During a pandemic year when the nation’s greatest challenge has been to avoid contact with others, perhaps the greatest irony occurred during a flood disaster in central Michigan, where an entire community experienced the biggest embrace possible.
Midland, Mich., was gearing up to host the Dow Great Lakes Bay Invitational during the week of July 13, but the LPGA Tour’s season had already faced numerous tournament delays and cancellations. Ultimately, COVID-19 concerns forced the Midland tournament to also put the brakes on its event in 2020.
“We decided with our client, Dow, that the reason our tournament had experienced such success was from all of the other aspects of it from a fan experience,” said Mark Baczewski, event director for Octagon’s tournament management team. “Given the restrictions and unknown circumstances with COVID-19 at the time, it didn’t make sense to hold the tournament if we didn’t have interaction with the fans.”
But about a week after that decision was made, the Great Lakes Bay Region community experienced another life-altering event that impacted several counties.
It started on May 19, when heavy rains pounded the region, dumping the contents of one lake into another when two rivers overflowed and eventually broke through the walls of two aging dams. Floodwaters swallowed 114 houses and damaged 4,000 homes in a path of destruction.
Bridges and roads washed out, homes disappeared in the floodwaters and cars and boats floated away. Of the homes that did not completely vanish in the flood, gallons of water rushed in, bringing along mud and debris and forcing residents to flee.
“The emotions of a major flood in the middle of pandemic took a toll on everyone in our community,” Baczewski said. “It was incredibly difficult for people to face the unknown as they evacuated their homes.”
Remarkably, there were no deaths in an event that left an estimated $150 million in residential damage and untold damage for businesses and infrastructure. The Detroit Free Press reported that rebuilding the compromised Edenville and Sanford dams will cost an estimated $300 million or more.
The Federal Emergency Management Agency (FEMA) and SBA (Small Business Administration) have already invested over $65 million in individual assistance and low-interest personal and business loans regionally. That includes nearly $42 million for Midland County alone.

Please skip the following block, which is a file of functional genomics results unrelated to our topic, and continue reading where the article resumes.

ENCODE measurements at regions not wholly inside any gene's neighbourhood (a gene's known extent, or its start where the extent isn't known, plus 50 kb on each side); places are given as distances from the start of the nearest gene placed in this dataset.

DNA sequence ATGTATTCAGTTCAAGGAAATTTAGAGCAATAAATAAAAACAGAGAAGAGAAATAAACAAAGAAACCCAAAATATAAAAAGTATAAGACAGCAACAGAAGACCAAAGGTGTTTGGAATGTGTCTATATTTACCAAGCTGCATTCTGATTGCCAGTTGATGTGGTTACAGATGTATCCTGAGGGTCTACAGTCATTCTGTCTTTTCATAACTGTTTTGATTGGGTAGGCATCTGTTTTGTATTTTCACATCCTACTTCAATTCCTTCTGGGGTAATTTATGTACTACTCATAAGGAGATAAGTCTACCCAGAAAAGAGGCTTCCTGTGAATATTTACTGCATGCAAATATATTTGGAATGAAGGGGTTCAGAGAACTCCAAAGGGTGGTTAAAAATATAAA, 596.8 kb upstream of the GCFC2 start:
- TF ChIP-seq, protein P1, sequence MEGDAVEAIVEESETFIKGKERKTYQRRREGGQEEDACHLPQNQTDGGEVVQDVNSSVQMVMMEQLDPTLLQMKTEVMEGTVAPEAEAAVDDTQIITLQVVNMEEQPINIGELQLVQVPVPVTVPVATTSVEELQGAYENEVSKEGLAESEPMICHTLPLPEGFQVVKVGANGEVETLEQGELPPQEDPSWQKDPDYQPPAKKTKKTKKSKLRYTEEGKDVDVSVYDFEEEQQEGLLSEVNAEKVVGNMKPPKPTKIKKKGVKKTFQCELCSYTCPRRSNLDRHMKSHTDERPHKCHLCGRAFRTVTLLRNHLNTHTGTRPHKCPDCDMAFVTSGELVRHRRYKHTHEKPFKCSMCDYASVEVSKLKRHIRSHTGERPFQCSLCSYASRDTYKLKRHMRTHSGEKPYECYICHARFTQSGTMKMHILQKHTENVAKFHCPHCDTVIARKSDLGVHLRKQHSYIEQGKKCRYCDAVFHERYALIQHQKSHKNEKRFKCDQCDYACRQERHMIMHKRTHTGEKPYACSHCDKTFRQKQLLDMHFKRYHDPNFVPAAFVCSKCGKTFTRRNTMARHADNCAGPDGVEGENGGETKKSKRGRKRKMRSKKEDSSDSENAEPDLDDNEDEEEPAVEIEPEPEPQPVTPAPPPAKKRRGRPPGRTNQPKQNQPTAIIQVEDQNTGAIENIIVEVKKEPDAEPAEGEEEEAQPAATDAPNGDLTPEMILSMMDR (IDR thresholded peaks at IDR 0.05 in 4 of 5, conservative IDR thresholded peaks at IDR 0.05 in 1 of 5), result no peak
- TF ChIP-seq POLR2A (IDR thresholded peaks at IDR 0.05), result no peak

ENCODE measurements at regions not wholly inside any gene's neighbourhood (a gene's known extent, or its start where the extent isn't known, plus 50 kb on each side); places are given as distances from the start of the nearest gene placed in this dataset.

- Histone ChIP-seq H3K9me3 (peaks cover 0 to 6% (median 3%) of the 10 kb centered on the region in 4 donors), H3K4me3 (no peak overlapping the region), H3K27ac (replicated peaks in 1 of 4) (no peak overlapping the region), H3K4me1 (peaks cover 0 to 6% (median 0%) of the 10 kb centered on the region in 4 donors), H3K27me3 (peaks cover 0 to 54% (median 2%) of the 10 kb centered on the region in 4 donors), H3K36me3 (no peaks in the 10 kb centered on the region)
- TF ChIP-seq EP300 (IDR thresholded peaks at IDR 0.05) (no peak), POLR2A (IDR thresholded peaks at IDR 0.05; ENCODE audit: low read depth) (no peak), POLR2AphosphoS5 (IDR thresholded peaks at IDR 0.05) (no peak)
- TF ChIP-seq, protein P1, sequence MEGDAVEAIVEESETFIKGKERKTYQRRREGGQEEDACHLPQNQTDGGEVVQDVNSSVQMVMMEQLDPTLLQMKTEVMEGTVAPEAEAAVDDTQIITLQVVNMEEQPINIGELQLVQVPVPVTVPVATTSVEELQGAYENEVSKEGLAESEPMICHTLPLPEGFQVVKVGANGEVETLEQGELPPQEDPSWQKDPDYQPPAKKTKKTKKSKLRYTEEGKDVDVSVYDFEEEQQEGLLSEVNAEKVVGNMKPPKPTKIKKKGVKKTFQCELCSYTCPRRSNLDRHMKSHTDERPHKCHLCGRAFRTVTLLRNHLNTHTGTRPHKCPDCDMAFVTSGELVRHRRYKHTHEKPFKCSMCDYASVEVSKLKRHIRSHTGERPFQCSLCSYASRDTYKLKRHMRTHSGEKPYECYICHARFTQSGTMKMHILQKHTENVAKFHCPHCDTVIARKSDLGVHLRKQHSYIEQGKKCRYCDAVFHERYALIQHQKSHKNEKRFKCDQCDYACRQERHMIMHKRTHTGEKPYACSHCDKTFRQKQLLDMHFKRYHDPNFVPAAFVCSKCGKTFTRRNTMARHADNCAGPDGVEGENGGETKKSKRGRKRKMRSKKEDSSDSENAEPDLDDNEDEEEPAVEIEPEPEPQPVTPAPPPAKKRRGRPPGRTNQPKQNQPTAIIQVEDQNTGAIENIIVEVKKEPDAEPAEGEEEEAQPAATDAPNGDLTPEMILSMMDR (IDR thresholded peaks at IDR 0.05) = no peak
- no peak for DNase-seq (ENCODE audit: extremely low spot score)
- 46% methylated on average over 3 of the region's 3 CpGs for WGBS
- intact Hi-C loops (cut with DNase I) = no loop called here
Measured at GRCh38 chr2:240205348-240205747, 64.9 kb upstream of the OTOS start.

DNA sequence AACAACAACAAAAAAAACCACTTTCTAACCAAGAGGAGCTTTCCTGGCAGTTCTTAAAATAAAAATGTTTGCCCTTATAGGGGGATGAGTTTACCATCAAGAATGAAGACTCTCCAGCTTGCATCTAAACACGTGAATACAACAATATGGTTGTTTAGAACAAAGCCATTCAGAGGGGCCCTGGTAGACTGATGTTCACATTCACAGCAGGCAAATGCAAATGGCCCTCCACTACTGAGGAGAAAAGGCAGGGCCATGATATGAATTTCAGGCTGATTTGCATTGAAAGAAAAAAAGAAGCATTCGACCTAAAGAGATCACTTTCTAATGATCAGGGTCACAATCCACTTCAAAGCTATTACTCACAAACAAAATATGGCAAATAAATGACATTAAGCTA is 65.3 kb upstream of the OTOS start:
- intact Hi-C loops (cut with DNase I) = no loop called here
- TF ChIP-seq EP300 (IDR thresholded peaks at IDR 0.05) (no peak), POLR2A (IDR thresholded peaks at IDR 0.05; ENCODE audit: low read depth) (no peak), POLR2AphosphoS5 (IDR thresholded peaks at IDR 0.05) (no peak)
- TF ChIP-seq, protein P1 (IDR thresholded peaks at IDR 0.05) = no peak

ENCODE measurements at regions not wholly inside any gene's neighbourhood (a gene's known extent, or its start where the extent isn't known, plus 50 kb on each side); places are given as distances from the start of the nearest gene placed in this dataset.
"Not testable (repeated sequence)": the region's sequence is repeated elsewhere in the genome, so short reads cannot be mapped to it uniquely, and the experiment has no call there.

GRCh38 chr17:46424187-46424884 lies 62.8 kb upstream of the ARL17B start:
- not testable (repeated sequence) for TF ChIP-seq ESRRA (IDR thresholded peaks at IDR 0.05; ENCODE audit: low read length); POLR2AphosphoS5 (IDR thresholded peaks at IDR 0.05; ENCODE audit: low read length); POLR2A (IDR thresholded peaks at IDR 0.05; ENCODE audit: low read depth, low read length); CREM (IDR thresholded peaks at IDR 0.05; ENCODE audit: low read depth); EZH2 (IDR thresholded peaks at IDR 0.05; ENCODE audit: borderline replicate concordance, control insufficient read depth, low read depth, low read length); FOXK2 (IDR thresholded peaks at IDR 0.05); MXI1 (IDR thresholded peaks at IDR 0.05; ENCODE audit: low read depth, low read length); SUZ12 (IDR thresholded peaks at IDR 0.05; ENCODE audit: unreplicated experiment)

“Even FEMA has told us that our community and our region is doing something that nobody has ever done, and that is responding to a huge disaster during the middle of a pandemic,” added Holly Miller, president and CEO of United Way of Midland County. “I think this truly illustrates the fabric of our community with the volunteers who have leaned in to help, whether through formal or individual volunteerism.”
Miller said some 3,800 volunteers have invested more than 18,522 hours since the floodwaters impacted the Greater Midland community. In-kind donations totaling more than $1.52 million from 210 organizations have helped displaced families. At least 51 households have received help with restoration resulting from water damage.
Bre Sklar and her husband were like many Midland citizens receiving text alerts on their mobile phones, warning of the dam breach. Both military veterans, Sklar had a gut feeling this alert signaled tough times ahead for her home region.
“We knew immediately how catastrophic it was going to be, so we set up a Facebook page in our area [Mid-Michigan Dam Emergency Relief Support Group] to start making sure that everybody was getting out safely and that they were getting good information,” Sklar said. “Once the water receded, we got our own volunteer groups out there to help start demolition and muck-outs of affected homes. That was our key focus for the first 60 days.”
Sklar, who worked in a local bank’s wealth management department, organized a group of 30 citizens who donned work boots, work gloves and handled giant buckets and shovels to help haul debris out of residents’ flood-impacted homes.
“For the houses where the water was 4 feet deep, we would go in, rip out the walls, insulation, cabinetry and flooring where we could tell there was moisture to try to prevent mold from forming,” said Sklar, who served in the U.S. Army as a generator mechanic.
Church and civic groups, local veterans groups and labor unions, and countless citizens also offered help in the recovery and rebuilding efforts. Dow employees pitched in to help, as did the LPGA tournament’s Octagon event team.
“So many people wrapped their arms around this with neighbors helping neighbors,” said Sklar, who was hired two months ago as the flood recovery volunteer manager by United Way of Midland County. “It’s been pretty miraculous.”
Eight resource distribution centers were set up around the Great Lakes Bay Region to get much-needed supplies out to citizens. Dow turned its corporate aviation hangar at MBS International Airport into the primary hub to stage supply distribution to the other centers. Member of Team Dow connected with their network of global partners, suppliers and customers to source more donations and soon the hangar was filled with items to assist those who had lost everything in the flood.